The picker picks the item and brings it to the packing station, where it will be packed as per the instructions in relevant packaging material. It is then forwarded to the logistics department where it will be sent out to the carrier.

Many large warehouses and 3PLs now use a fully automated system with picking robots to increase speed and reduce manual error.

Shipping – Shipping is the last leg of fulfillment. Your 3PL will dispatch the package to a shipping provider of your choice.

How much do fulfillment Services Cost?

One of the most important aspects of fulfillment service selection is the price. We already spoke about how some fulfillment services have cumbersome pricing patterns. Some are guilty of sneaking in hidden charges that are not so evident when you sign up with them.

That said, here’s an overview of what to expect cost-wise when you outsource fulfillment.

1.If you dropship

Dropshipping is considered to be a beginner-friendly eCommerce business model because it is cost-effective and does not include a separate fulfillment charge per-sell. The only cost that you will pay is the product cost and the shipping cost.

For instance, if you dropship from Aliexpress, you will pay the product cost and shipping may be free. Alternatively, you can choose one of the paid shipping methods. In either scenario, there’s no fulfillment cost at all. The Aliexpress supplier fulfills orders for free, or includes those charges in the product cost.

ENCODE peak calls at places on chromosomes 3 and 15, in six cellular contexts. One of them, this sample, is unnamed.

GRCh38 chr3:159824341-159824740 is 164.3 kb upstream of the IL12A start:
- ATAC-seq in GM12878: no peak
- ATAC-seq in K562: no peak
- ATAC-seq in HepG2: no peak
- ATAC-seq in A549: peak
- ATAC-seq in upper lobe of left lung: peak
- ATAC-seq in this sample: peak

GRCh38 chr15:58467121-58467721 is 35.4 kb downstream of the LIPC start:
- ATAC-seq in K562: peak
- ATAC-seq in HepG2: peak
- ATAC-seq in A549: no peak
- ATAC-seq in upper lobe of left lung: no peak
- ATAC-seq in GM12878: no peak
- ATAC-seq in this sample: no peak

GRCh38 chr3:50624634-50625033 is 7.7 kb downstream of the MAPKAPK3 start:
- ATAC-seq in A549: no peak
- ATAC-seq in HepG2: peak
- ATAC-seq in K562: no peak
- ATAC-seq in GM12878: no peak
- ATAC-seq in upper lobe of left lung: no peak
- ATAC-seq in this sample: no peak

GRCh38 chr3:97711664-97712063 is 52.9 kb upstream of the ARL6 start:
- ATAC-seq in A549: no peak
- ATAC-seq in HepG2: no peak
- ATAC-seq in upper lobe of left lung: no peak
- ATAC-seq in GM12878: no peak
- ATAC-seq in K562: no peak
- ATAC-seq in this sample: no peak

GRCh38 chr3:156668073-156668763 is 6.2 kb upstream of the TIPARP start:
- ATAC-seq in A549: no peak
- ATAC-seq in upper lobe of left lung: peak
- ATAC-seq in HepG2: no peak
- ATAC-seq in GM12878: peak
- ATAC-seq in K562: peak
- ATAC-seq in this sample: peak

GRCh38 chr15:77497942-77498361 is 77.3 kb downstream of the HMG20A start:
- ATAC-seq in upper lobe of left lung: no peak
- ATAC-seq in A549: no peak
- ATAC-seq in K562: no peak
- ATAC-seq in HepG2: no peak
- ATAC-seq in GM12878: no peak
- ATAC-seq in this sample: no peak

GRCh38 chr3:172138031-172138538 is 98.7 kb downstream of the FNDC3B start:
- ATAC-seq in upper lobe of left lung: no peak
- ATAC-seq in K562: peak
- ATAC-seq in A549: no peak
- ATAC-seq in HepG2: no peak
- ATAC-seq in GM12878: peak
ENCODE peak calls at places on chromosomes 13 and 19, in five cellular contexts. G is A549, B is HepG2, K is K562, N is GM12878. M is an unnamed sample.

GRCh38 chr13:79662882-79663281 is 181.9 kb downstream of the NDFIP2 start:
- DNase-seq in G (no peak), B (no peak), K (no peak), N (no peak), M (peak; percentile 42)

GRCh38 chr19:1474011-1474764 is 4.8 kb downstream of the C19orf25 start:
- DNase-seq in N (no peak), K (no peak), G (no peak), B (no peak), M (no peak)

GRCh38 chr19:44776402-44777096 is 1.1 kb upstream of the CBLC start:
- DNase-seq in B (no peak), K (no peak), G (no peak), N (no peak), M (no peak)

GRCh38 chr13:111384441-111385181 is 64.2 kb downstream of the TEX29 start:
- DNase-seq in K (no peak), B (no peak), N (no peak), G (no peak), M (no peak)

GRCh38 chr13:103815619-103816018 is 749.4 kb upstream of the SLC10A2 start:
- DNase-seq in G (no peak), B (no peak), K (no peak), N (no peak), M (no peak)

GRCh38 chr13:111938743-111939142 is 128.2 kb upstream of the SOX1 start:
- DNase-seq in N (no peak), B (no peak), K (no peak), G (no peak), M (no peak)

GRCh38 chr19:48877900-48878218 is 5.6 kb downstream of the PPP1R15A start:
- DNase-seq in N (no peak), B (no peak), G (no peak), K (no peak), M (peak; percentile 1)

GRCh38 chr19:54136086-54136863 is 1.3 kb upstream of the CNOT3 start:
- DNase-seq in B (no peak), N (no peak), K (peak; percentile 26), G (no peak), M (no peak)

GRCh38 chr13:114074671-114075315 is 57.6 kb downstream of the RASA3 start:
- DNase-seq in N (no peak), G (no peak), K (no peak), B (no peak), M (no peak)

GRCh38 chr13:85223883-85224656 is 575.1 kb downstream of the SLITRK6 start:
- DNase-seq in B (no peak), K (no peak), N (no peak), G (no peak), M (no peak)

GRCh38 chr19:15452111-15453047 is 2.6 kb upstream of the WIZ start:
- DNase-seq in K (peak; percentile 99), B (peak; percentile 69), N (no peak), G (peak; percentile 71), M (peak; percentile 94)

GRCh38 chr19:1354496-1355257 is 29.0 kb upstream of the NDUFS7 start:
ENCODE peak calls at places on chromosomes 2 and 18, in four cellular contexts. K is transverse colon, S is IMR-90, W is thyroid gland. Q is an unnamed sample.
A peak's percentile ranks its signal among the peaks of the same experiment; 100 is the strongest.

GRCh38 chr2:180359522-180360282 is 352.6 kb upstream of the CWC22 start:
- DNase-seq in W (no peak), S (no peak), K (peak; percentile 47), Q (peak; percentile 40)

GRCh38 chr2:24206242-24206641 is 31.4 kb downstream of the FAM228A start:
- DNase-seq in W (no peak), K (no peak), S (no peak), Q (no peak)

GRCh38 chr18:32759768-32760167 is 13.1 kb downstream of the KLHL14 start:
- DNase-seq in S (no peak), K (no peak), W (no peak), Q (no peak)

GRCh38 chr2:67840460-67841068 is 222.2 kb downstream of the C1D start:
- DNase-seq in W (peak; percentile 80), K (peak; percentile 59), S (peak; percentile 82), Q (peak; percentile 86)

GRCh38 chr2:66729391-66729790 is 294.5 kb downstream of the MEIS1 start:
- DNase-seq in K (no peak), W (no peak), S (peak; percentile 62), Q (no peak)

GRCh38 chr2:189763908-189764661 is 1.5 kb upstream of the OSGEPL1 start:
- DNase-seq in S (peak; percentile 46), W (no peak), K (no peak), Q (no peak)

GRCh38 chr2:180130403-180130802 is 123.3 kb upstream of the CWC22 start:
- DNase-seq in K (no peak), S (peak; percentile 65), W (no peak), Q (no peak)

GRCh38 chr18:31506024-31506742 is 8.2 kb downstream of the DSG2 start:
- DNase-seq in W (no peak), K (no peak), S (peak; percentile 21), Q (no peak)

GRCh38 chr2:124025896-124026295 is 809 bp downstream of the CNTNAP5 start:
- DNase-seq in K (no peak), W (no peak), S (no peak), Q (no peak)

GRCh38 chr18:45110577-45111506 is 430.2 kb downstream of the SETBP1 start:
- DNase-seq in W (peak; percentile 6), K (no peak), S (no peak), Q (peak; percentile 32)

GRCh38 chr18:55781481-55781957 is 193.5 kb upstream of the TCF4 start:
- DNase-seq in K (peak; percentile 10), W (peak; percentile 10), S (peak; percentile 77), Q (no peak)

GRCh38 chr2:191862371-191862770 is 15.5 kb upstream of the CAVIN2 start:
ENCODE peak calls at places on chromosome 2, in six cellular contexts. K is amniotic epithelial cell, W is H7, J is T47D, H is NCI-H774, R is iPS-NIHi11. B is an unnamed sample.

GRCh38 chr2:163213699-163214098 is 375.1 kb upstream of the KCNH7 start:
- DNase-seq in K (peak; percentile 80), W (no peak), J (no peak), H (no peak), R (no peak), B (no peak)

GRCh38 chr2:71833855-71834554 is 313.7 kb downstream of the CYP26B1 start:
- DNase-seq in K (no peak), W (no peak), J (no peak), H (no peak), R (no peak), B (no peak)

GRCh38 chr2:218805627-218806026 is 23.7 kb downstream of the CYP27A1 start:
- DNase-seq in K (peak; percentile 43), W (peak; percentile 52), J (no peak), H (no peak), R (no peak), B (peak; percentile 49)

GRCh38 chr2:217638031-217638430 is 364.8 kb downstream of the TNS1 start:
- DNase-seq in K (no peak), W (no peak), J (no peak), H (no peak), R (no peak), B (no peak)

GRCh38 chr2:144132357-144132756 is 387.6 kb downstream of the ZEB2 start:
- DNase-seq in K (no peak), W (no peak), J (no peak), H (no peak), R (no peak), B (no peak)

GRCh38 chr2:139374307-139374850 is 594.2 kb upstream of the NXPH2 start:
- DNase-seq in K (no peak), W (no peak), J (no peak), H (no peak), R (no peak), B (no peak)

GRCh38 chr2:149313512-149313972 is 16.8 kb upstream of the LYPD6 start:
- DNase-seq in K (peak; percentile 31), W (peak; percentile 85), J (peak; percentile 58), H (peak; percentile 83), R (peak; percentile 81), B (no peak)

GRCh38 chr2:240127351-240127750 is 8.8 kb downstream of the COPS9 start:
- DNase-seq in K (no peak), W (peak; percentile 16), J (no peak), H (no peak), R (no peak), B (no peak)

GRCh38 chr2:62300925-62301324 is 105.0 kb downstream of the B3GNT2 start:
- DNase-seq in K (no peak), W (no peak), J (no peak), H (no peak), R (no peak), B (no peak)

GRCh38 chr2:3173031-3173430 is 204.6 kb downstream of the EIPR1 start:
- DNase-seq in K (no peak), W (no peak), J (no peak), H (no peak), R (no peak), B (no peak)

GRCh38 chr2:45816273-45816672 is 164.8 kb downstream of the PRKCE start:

2. If you use a 3PL for fulfillment

The fulfillment cost depends entirely on the 3PL. As we said, some have a simple pricing plan with one single fulfillment charge. You just add that to the product cost and be done with it. Some have fulfillment plus storage charges, which again, is fairly easy to figure out and track.

But there are some 3PL who will break down the fulfillment cost into multiple numbers to do with each step in the workflow. Like this.

Inbound or Receiving charges

The 3PL will charge you for receiving and unloading your inventory based on the hour or on every item. It can be a flat fee for every pallet or bin, or even based on the item dimensions.

Pick & Pack

The fees for picking and packing ranges from $1 to 5 every item. But it can be more or less depending on the service and the item. Many 3PLs offer better pricing on bulk orders.


The rates for packaging will depend on whether your item is packed in a standard envelope, a poly mailer, or a specialized box.